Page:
From garden compost to forest greenery, the mold Aspergillus fumigatus lurks across much of the world. And so does its impact. The most common mold causing infection, A. fumigatus triggers allergic reactions, asthma attacks--and even deadly infections among people with weakened immune systems.
Now, in the December 22 issue of the journal Nature, scientists at The Institute for Genomic Research (TIGR) and their collaborators report the molds sequenced genome. The genome could lead researchers to A. fumigatus genes with the potential to generate better diagnostics and treatment for fungal infection. "This genome sequence is going to be central for developing tools for effectively managing A. fumigatus infections as they become more prevalent in the aging population," predicts first author William Nierman, a microbiologist at TIGR.
Nierman co-authored two additional Aspergillus genome papers in the same issue of Nature. One describes a genome project on Aspergillus oryzae, a nonpathogenic food industry workhorse that has produced sake (rice wine), miso (soybean paste), and shoyu (soy sauce) for 2,000 years. The third paper reports the genome sequence of model organism Aspergillus nidulans and compares the organism to A. oryzae and A. fumigatus. The work was carried out collaboratively at several institutions in the U.S., U.K., Spain, Japan, France, Brazil, Austria, Switzerland, and Germany. David Denning of the University of Manchester coordinated the projects.
Kathryn Brown | EurekAlert!
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At the productronica trade fair in Munich this November, the Fraunhofer Institute for Laser Technology ILT will be presenting Laser-Based Tape-Automated Bonding, LaserTAB for short. The experts from Aachen will be demonstrating how new battery cells and power electronics can be micro-welded more efficiently and precisely than ever before thanks to new optics and robot support.
Fraunhofer ILT from Aachen relies on a clever combination of robotics and a laser scanner with new optics as well as process monitoring, which it has developed...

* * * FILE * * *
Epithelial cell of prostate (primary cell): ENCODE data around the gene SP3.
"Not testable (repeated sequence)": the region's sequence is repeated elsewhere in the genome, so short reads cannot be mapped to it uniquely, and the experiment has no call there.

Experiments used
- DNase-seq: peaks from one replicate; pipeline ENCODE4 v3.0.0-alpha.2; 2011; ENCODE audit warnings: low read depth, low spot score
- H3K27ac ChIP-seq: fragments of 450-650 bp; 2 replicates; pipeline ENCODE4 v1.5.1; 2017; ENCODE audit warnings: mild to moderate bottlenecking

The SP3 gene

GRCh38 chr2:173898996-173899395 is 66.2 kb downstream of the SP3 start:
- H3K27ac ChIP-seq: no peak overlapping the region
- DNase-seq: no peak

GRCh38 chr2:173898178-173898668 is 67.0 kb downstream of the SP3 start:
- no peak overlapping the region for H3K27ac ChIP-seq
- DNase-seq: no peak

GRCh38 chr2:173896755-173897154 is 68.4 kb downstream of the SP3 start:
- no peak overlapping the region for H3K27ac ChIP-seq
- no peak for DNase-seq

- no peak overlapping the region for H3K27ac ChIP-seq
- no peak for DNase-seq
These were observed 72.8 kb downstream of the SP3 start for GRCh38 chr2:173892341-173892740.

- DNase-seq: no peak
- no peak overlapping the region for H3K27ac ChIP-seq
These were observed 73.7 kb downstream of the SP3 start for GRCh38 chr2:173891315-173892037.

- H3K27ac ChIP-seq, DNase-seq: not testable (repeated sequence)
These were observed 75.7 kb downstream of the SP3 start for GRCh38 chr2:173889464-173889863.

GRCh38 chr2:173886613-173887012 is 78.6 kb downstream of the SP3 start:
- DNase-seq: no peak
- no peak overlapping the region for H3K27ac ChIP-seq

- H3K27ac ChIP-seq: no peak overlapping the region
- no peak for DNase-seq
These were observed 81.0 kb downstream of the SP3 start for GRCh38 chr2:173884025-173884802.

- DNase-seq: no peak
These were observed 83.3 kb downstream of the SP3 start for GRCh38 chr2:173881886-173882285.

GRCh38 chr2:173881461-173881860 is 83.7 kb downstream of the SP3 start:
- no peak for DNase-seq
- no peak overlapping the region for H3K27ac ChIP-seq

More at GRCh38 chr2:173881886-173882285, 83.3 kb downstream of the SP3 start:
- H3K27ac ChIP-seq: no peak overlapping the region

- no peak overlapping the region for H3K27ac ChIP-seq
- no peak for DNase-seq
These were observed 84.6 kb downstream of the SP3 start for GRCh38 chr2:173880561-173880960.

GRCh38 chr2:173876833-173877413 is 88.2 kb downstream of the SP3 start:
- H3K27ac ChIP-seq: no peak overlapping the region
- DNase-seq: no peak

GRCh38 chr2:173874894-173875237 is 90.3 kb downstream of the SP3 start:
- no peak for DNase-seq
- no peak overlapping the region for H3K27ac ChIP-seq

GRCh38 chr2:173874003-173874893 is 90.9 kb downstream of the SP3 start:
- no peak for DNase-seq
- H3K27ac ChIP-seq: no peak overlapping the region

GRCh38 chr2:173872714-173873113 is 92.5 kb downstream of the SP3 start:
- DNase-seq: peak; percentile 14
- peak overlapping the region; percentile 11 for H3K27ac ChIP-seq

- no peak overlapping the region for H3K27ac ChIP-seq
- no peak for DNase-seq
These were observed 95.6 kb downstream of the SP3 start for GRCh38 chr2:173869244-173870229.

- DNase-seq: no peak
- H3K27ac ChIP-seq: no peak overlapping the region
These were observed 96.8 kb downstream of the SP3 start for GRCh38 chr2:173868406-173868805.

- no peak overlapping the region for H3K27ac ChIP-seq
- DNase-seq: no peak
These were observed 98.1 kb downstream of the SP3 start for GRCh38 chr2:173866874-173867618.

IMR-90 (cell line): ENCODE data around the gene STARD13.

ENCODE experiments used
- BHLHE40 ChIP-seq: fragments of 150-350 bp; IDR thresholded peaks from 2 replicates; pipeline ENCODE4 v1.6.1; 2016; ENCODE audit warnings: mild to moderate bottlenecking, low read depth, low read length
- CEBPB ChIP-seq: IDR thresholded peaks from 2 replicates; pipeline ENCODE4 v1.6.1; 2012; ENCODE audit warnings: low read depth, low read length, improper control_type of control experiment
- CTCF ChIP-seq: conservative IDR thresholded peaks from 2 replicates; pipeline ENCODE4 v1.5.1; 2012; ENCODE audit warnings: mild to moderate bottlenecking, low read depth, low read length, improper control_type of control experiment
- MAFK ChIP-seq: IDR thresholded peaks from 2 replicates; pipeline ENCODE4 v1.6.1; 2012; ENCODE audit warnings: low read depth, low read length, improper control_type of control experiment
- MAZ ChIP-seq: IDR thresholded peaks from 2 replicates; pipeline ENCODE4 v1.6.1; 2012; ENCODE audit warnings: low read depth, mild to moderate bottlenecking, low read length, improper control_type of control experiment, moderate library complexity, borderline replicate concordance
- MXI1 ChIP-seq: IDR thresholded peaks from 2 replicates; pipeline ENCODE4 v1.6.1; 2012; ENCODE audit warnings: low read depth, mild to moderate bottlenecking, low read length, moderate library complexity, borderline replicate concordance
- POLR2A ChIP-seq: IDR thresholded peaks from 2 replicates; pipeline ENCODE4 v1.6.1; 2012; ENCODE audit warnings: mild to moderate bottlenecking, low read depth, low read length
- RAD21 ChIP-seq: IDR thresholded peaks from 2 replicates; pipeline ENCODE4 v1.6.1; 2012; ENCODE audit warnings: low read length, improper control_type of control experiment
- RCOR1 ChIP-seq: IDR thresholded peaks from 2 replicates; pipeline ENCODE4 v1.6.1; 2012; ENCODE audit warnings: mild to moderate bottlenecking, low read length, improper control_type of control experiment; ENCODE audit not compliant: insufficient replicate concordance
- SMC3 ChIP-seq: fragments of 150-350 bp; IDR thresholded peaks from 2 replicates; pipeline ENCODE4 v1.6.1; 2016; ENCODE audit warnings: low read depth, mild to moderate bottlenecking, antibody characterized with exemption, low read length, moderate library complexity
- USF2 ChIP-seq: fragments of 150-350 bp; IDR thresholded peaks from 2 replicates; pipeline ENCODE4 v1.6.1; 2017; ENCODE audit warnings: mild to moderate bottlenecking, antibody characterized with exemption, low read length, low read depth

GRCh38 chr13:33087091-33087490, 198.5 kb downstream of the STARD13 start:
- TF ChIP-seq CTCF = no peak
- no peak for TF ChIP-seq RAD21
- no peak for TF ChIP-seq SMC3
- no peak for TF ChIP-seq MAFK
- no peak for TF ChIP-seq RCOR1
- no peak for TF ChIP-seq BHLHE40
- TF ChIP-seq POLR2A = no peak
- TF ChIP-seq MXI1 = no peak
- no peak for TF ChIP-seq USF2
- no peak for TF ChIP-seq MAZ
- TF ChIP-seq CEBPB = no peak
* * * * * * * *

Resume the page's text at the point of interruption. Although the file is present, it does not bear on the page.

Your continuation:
Plants and algae use the enzyme Rubisco to fix carbon dioxide, removing it from the atmosphere and converting it into biomass. Algae have figured out a way to increase the efficiency of carbon fixation. They gather most of their Rubisco into a ball-shaped microcompartment called the pyrenoid, which they flood with a high local concentration of carbon dioxide. A team of scientists at Princeton University, the Carnegie Institution for Science, Stanford University and the Max Plank Institute of Biochemistry have unravelled the mysteries of how the pyrenoid is assembled. These insights can help to engineer crops that remove more carbon dioxide from the atmosphere while producing more food.
A warming planet
Our brains house extremely complex neuronal circuits, whose detailed structures are still largely unknown. This is especially true for the so-called cerebral cortex of mammals, where among other things vision, thoughts or spatial orientation are being computed. Here the rules by which nerve cells are connected to each other are only partly understood. A team of scientists around Moritz Helmstaedter at the Frankfiurt Max Planck Institute for Brain Research and Helene Schmidt (Humboldt University in Berlin) have now discovered a surprisingly precise nerve cell connectivity pattern in the part of the cerebral cortex that is responsible for orienting the individual animal or human in space.
The researchers report online in Nature (Schmidt et al., 2017. Axonal synapse sorting in medial entorhinal cortex, DOI: 10.1038/nature24005) that synapses in...
Whispering gallery mode (WGM) resonators are used to make tiny micro-lasers, sensors, switches, routers and other devices. These tiny structures rely on a...
Using ultrafast flashes of laser and x-ray radiation, scientists at the Max Planck Institute of Quantum Optics (Garching, Germany) took snapshots of the briefest electron motion inside a solid material to date. The electron motion lasted only 750 billionths of the billionth of a second before it fainted, setting a new record of human capability to capture ultrafast processes inside solids!
When x-rays shine onto solid materials or large molecules, an electron is pushed away from its original place near the nucleus of the atom, leaving a hole...
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